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The culture war in my backyard


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So far, Nova Scotia has been relatively safe.  However, I have just received word that a local pub/eatery is sponsoring a "Drag Family Dinner and Storytime" event next month.  The right wing-nuts have already started a protest campaign, and the area Pride associations are organizing counter-protests in support of the event.


This is right in my town, and, although I am very conflict-averse and this scares the crap out of me, I feel the need to do something.  Initial indications are that support for the event outnumbers opposition by a considerable margin.  However, support needs to be visible and audible to do any good.


One of the Pride organizations is asking for volunteers to protect the performers and especially the kids.  I am not sure I am up for that.  My wife and I could just go as audience members and show support by our presence.


Does anyone have any protest / activism experience and could give us advice or even just hand-holding?

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While I have been involved in Pride events I haven’t been involved in protesting in a counter protest to right wing hate.  During  the Vietnam War and before the invasion of Iraq I was involved in protests.  In those situations the authorities if anyone were to be feared.  These crazy militia groups are beyond understanding.  Whatever you do be careful!





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2 hours ago, KathyLauren said:

My wife and I could just go as audience members and show support by our presence.



That would be more than enough, cheerful voices in the audience are always helpful for this type of thing. 


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Advice?  Generally, if you're worried about safety, stay far away from anything that involves a protest.  These things have an amazing way of turning bad in a hurry. 


As an illustration, during summer 2020 there were protests all over the USA, and one happened in the city near me.  It started out as a peaceful sit-in outside the front entrance of the police station.  People were dismayed and fearful about police violence against minorities.  The goal of the protest was for the community to express sorrow and a desire for such events to not happen locally.  Some police came off duty and sat down with the protesters, and some on duty came out to meet with everybody.  My husband attended, and said that for a while there was good conversation, very little shouting, some prayer, candles, etc...  Then a different, not-so-peaceful group came in and started the bad stuff.  By the end of the night, there were riot shields, tear gas, property damage, flipped cars, and somebody brought gasoline and tried to set fire to the courthouse.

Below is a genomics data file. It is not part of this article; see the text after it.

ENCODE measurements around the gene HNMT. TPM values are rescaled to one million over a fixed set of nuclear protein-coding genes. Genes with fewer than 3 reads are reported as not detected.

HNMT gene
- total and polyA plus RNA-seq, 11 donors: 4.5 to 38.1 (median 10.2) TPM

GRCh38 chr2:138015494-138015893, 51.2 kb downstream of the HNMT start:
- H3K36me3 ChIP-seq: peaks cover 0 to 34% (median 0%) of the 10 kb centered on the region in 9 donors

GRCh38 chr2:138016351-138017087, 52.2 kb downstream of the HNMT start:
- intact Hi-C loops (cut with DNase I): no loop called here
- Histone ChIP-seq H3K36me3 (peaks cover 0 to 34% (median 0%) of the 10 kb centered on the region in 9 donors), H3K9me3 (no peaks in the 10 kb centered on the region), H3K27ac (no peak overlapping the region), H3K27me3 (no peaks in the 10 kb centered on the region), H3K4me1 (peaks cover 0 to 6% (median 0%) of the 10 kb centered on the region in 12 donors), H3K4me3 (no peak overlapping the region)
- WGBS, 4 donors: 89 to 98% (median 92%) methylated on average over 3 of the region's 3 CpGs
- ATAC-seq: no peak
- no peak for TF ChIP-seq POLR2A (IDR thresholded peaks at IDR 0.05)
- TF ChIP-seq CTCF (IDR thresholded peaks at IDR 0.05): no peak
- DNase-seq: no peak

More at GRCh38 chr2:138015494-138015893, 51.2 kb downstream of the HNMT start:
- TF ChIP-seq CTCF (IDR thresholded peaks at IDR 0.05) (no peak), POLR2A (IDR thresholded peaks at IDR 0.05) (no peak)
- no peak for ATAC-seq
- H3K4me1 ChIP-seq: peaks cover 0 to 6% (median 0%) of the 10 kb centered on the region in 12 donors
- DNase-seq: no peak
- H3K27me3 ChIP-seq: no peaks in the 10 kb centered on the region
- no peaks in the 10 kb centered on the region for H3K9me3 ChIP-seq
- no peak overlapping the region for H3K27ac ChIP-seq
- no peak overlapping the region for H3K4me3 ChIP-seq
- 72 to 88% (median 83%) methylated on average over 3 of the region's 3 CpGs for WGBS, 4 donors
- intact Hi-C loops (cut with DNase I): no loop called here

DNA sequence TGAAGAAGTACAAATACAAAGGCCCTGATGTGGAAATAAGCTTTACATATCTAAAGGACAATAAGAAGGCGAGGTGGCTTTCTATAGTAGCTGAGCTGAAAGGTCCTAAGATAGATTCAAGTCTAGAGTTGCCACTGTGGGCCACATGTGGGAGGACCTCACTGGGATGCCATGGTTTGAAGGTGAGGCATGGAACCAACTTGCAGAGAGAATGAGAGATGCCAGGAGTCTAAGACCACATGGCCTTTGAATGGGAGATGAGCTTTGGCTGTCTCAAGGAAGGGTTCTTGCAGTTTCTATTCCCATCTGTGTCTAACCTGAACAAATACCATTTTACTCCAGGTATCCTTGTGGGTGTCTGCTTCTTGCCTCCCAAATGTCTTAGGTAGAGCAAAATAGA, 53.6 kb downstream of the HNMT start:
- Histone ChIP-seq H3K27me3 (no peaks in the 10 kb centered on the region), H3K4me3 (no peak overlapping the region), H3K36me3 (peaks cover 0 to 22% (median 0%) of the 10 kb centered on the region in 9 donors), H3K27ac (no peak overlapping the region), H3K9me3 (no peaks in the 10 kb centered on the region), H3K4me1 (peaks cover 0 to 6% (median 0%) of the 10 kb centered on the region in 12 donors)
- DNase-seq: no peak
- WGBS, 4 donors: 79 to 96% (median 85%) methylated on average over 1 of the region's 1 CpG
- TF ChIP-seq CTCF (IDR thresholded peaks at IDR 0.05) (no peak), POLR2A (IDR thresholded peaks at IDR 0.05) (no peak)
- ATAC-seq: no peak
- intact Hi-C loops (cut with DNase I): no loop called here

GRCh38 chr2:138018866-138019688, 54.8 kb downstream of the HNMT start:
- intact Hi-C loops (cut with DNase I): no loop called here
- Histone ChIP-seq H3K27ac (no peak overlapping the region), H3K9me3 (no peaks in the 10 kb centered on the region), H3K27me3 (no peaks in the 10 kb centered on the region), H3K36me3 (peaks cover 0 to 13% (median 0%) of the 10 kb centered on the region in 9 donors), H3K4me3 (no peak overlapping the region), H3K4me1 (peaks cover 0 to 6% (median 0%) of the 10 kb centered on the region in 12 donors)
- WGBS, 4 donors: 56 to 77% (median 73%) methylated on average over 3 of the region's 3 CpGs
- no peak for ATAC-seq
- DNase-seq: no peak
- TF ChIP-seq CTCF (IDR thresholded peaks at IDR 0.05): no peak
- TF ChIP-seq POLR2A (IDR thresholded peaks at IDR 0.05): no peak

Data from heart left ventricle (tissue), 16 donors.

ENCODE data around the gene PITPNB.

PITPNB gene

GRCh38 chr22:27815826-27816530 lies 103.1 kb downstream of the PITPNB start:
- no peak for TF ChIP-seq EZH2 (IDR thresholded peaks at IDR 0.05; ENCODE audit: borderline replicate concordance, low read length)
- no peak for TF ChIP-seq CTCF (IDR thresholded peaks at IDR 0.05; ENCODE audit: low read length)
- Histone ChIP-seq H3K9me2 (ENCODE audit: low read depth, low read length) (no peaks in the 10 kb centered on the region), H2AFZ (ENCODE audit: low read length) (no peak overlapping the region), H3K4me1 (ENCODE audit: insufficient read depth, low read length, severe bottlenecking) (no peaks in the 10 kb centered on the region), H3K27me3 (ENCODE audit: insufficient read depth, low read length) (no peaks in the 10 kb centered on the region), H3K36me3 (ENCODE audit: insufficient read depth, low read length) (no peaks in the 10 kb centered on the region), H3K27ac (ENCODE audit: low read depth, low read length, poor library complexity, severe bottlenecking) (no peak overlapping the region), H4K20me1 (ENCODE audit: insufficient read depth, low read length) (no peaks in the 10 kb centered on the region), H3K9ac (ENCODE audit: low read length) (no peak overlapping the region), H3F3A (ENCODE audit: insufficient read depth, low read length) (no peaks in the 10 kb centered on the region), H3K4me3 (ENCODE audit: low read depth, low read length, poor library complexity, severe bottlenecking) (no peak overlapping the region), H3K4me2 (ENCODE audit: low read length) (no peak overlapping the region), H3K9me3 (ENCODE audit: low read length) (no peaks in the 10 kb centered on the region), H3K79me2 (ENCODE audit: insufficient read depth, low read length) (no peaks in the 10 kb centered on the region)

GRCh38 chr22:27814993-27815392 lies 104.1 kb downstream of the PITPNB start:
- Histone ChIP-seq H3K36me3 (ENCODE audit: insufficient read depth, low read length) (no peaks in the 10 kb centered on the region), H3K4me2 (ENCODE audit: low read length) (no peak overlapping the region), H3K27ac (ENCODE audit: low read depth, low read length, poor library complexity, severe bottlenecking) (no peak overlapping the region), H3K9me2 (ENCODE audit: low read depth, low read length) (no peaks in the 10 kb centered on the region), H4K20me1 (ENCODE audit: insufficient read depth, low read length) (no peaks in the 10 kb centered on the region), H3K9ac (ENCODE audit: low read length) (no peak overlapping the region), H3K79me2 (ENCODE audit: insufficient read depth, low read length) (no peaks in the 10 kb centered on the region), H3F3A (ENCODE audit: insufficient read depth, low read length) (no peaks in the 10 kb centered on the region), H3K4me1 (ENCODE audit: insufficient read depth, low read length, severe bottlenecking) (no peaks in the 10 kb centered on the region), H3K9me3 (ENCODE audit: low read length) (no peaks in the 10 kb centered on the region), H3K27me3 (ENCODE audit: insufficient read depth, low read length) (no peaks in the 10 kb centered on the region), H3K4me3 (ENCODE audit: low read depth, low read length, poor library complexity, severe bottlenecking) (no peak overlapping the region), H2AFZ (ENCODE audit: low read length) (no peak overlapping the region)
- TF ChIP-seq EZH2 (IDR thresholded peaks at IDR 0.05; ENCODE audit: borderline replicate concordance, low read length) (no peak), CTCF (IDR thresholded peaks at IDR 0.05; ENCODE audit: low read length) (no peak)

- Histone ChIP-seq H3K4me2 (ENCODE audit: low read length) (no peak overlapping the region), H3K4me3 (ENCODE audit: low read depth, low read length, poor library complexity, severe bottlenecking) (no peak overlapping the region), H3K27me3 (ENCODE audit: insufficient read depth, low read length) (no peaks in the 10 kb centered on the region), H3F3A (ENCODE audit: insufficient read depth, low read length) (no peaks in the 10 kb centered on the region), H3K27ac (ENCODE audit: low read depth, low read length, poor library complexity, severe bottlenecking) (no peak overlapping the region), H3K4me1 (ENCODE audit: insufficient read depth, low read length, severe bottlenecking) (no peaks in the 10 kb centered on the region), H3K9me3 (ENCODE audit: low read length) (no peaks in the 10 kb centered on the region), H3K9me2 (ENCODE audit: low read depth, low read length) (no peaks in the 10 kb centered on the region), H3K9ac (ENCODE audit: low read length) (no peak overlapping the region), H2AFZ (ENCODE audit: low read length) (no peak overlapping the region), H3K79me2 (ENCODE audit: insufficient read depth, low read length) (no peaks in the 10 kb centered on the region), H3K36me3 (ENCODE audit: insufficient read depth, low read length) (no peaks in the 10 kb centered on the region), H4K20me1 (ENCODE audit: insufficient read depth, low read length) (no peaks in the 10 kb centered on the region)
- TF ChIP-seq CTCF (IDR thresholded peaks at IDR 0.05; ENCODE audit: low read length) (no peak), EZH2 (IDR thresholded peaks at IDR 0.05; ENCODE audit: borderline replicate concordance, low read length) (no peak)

I mention this to say that you can't predict who is going to show up.  There are often more than two sides to an issue.  A dynamic situation with tension and crowds of people is dangerous.  Since you are in Canada, I wouldn't really expect guns to be involved, but much of the protest/counter-protest violence across the USA in 2020 was done with improvised clubs and shields.  Medieval, almost.  If you do attend, keep an eye on all available exit routes. 

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Thanks for the advice.  It's a moot point, because the event is already sold out.  I hope there is no nastiness from the protest.

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  • 3 weeks later...
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I just got back home from the event.  It was very wet, but no one was complaining: the firefighters need the rain. 


There was a large turnout of LGBTQ+ people, maybe 300-400.  I am not good at estimating crowds.  Crowded enough that I wore a mask even though we were outdoors.  Across the street, there were ten pathetic-looking protesters with little signs.  A small but visible police presence kept both sides decorous.  Our side was way more colourful and way more fun.  Every time someone walked by taking pictures or heading inside to the Drag event, there were big cheers.


The take-away is that the haters are out there, but for now they are seriously outnumbered.  I hope it stays that way.

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I like the way you put it. 

4 hours ago, KathyLauren said:

they are seriously outnumbered.

I truly believe there are way more people who support the #LGBTQIA community than there are haters, then you figure in those of us in the #LGBTQIA community. They are out numbered. 




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